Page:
The ‘tunnel war’ between Hamas and Israel

Henry Srebrnik
Published on August 10, 2014

The latest Gaza War has made it clear that Israel can’t win its conflict with Hamas without the massive destruction of Gaza, something the world won’t tolerate.

Israel’s “Iron Dome” defensive system has proved remarkably efficient in destroying missiles and rockets launched by Hamas from Gaza — though one rocket that landed near Ben Gurion International Airport did manage to stop much airplane travel to the country for a few days.

But Israelis can’t sit by as rockets rain down on their country — bigger and better ones with each war (and maybe someday a nuclear-tipped one, compliments of Iran). So there will probably be more such “Groundhog Day” confrontations to come.

Hamas has proved remarkably adept and creative in confronting the overwhelming conventional military superiority of Israel, especially in its use of its massive network of underground tunnels, which are like an underground city, some reaching deep inside Israel.

According to an article in the Aug. 2 New York Times, of the 32 fortified tunnels that the Israeli military has exposed so far, at least 11 run deep beneath the border into Israeli territory. Others are part of an underground labyrinth inside Gaza connecting buildings, weapons stores and concealed rocket launchers.

Alon Ben David, an Israeli television journalist with experience in security affairs, filed a 25-minute report from within Gaza on Israeli television while accompanying Israeli soldiers as they went from post to post. They could clearly see that in almost every house there was a tunnel opening, hidden explosives, mines, rocket launchers outside, and so on.

An Israeli commander pointed out a command center abandoned by Hamas with plasma screens that were fed by cameras focused on the border fence tracking every Israeli patrol.

Ben David reported that there are also some 5,000 administrative, command or logistical, communication tunnels crisscrossing Gaza, allowing Hamas free movement underground almost all across the territory.

Israeli troops in Gaza have described Hamas gunmen who vanished from one house and suddenly popped up to fire at them from another. Hamas fighters are able to use the tunnels to surprise the forces from behind and to attack those in the rear.

The shafts leading to Hamas’s labyrinth are “inside houses, so we won’t see them from the air,” Eado Hecht, a military analyst who teaches at the Israeli military’s Command and General Staff College and at Bar-Ilan and Haifa Universities, told the Times.

Hamas’ tunnel strategy has is proved a potent psychological as well as military weapon and is reminiscent, on a smaller scale, of the use of tunnels by North Vietnam and the Viet Cong during the Vietnam War. In that case, too, a vastly superior military power was unable to win a decisive victory.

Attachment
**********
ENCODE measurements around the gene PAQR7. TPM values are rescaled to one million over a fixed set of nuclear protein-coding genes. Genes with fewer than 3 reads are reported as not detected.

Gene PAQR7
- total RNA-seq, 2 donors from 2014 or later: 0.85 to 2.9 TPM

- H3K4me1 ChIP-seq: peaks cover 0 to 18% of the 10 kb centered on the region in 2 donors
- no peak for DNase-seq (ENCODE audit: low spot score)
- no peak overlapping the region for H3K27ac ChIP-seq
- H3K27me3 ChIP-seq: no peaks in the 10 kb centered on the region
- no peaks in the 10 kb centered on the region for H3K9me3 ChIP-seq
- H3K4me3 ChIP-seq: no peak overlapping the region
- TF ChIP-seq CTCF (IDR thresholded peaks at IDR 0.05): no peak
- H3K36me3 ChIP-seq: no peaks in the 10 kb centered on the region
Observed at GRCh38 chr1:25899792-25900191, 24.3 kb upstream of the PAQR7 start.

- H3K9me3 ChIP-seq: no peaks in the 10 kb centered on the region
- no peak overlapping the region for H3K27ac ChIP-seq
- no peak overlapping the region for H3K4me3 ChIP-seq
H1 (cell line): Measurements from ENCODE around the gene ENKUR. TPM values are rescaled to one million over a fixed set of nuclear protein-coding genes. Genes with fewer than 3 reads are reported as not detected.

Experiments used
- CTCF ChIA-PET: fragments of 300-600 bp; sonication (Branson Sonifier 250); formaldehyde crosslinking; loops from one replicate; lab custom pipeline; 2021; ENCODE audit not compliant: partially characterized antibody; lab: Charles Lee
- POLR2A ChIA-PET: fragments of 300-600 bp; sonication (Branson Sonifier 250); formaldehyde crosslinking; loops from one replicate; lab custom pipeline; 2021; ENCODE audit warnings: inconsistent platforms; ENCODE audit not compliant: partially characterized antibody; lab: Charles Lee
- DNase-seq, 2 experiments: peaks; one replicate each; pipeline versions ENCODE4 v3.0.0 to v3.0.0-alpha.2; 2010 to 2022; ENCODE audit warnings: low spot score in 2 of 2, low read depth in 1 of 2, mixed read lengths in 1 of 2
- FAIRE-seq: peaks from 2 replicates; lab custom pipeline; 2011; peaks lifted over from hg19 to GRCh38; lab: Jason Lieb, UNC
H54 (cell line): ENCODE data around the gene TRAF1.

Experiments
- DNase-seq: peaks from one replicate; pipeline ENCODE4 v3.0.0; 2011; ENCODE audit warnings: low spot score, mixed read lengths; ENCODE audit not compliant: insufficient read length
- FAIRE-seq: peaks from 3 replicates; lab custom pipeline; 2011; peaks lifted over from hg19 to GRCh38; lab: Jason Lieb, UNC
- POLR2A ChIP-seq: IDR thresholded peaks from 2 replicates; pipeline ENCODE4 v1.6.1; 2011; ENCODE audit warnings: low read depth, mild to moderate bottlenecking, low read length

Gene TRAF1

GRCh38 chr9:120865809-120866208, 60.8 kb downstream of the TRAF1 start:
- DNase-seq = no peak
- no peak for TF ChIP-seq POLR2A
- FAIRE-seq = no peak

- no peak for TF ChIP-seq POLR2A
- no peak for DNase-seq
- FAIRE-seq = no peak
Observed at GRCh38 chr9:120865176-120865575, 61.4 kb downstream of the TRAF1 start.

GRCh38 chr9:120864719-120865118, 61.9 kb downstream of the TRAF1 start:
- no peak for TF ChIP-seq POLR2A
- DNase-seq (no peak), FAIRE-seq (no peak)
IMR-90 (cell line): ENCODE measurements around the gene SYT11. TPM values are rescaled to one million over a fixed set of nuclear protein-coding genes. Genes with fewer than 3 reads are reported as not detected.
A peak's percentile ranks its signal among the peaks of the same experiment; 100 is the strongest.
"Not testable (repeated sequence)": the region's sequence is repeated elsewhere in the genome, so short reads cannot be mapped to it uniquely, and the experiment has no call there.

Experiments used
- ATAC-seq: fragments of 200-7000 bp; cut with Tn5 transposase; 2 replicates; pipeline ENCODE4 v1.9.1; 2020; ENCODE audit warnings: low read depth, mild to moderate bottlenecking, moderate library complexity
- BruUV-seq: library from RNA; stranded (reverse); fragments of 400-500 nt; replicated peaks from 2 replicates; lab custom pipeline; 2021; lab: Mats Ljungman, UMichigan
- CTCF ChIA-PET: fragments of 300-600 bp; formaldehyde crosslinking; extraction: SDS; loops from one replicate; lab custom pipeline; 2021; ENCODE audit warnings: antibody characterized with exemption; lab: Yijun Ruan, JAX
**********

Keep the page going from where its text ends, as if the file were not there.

In any case, Hamas’ fighters are now well-armed, well-trained and well-led. In an article written for the Washington Post on Aug. 1, Robert H. Scales, a retired U.S. Army major general, and Douglas A. Ollivant, a fellow at the New America Foundation, noted that Hamas units “stand and fight from building hideouts and tunnel entrances. They wait for the Israelis to pass by before ambushing them from the rear.”

As Hamas militants combine “their fanatical dedication with newly acquired tactical skills, renewed intervention might generate casualties on a new scale — as the Israelis have been painfully learning.” Khaled Meshaal, the head of Hamas’s political wing, would agree.

Israeli casualties in this conflict have been far greater than in the two previous encounters with Hamas, though of course far less than those on the Hamas side. It has been the country’s largest single-conflict military loss in nearly a decade.

Gaza was ruled by Egypt from 1948, when Israel was formed out of most of the British Palestine Mandate, until 1967, when it was captured by Israel in the Six-Day War. At first things were relatively quiet. I visited Gaza in 1967 — I remember seeing a burnt-out Soviet-made Egyptian tank sitting in a street — and 1972, something inconceivable today.

But by 1987, when Hamas was founded, the tiny strip along the Mediterranean was a hotbed of Palestinian nationalism. Israel would have been wise to return Gaza to Egyptian oversight after 1967 — but that’s all water under the bridge (or sand in the tunnels) now.


Henry Srebrnik is a professor of political science at the University of Prince Edward Island.